As far as “getting excited about using debt”—I think it’s fine that you’re getting excited about it. It allows you to expand your resources. Because it’s a tool—it was created to do that.

The problem is, most people think about debt, not in terms of using it to build their business or increase their income—they think about debt as a necessity. They think, “I don’t have any money. So I have to go into debt to pay for something.”

That’s how the middle class uses debt. That’s not how wealthy people use debt.

P.S. Whenever you're ready… here are 3 ways I can help you grow YOUR business:

  • Listen to The Successful Mind Podcast. Three times per week I drop cutting edge information and strategies relating to success mindset, leadership, wealth creation, and relationships.
  • Join other like-minded small business owners in my Transformation Facebook Group! Allow us to be a place to share ideas, get advice, and meet others who value truth and growth!
  • Join me at The Art of Success Summit! This October, I'm getting a group of amazing business owners together for 3 days to work on exponentially growing their business.

Save

Should I Hire This Person Even While I Have Cash Flow Problems

This week's question from my portal “The Neagle Code: Directions for Life” comes from someone who wishes to remain anonymous.

Neagle Code Question

Over the past two years, I’ve been having cash flow challenges. We’ve been generating income, but we’ve still had very high expenses. We’ve also had challenges in retaining some of our staff. We’ve found a great hire now, but she’s $1,200 more expensive than anyone I would’ve hired in that position before. She’s leaving the top firm in my country to come to us.

In the back of my mind, with all of our cash flow challenges and debts, I’m feeling overwhelmed and a little guilty. I fear that if she comes on board…what if I can’t afford to pay her? How can I set my mind right about this situation?

Neagle Code Answer

I would look at two things:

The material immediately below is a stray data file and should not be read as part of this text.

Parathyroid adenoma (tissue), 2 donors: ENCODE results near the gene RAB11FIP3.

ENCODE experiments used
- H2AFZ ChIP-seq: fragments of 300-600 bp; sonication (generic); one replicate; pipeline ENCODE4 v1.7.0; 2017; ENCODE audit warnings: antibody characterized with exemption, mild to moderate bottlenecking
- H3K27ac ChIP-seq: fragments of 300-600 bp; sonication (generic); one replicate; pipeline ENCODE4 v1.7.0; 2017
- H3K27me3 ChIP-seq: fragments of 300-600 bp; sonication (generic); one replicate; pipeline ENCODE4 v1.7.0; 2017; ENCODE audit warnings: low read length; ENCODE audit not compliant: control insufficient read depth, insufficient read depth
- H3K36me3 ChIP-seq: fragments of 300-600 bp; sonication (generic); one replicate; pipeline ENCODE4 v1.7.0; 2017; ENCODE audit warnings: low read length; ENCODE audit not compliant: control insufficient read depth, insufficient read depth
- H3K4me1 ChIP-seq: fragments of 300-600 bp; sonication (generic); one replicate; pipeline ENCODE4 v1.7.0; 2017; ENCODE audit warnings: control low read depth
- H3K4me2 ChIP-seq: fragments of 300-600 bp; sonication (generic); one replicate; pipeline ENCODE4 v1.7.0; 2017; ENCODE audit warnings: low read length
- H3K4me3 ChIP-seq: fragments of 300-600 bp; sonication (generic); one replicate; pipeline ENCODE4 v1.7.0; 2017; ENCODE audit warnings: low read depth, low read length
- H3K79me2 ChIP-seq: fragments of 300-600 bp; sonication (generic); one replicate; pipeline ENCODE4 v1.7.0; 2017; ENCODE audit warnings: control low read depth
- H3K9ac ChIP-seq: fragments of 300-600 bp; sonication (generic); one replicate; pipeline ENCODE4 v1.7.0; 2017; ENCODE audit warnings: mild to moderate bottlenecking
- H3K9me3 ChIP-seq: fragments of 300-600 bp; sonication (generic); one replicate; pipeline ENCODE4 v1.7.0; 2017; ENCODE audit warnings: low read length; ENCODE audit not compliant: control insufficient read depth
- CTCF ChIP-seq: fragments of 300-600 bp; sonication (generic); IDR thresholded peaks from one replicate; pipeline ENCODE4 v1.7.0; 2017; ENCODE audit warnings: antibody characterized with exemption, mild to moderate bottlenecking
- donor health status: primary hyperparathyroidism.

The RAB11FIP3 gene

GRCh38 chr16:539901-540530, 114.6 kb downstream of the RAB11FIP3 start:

1. Will she bring in new business?
  2. Will she free up your time (or whoever else’s time needs to be freed up) to bring in new business?

If the answer is yes to either of these questions, then this person will be worth the cost of hiring her.

If she’s not going to bring in new business… then consider whether she can free up YOUR time, so that you can bring in new business.

How much work will this person take off your plate? Is that enough time for you to go out and create enough business in order to make it a smart hire? If so, then that’s the decision to make.

People need to realize that if you want good help right now, the help is out there.

There’s a ton of help out there. But you’re going to pay a premium for it.

The only thing you have to make sure is that it makes sense to the bottom line.

Is it going to solve your problem? Is this person as good as they project themselves to be?

I would have no problem making a decision like that, and then making sure I brought in enough business for them to take care of.

The worst-case scenario is… you’d have to let them go because you can’t pay them. And then you’d have to make the money to pay them for whatever work they DID do. But that’s not a bad consequence.

P.S. Whenever you're ready… here are 3 ways I can help you grow YOUR business:

  • Listen to The Successful Mind Podcast. Three times per week I drop cutting edge information and strategies relating to success mindset, leadership, wealth creation, and relationships.
  • Join other like-minded small business owners in my Transformation Facebook Group! Allow us to be a place to share ideas, get advice, and meet others who value truth and growth!
  • Join me at The Art of Success Summit! This October, I'm getting a group of amazing business owners together for 3 days to work on exponentially growing their business.

Save

They Said, “I Can’t Afford It” Without Knowing My Price

This week's question from my portal “The Neagle Code: Directions for Life” comes from someone who wishes to remain anonymous.

Neagle Code Question

Hi David,

I’ve been focusing on sales, sales, sales this past week. During my sales calls, I keep getting objections around money.

One person knew she wanted to work with me (she said it was a “no brainer”). But before I could tell her the price, she said, “I can’t afford it right now. I just got back from traveling to another country and I’ve spent all my last money on getting home.”

I pointed out that I hadn’t even shared the price yet. She laughed and said she just needs a few months to get her stuff together. How do I handle this kind of objection?

Neagle Code Answer

When she said she couldn’t afford it—the moment you realized she didn’t even know how much the price was—your response should have been:

“Do you have any intention of saving the money? Or do you just not want to do this? Because you said ‘no’ without even knowing what the price was.”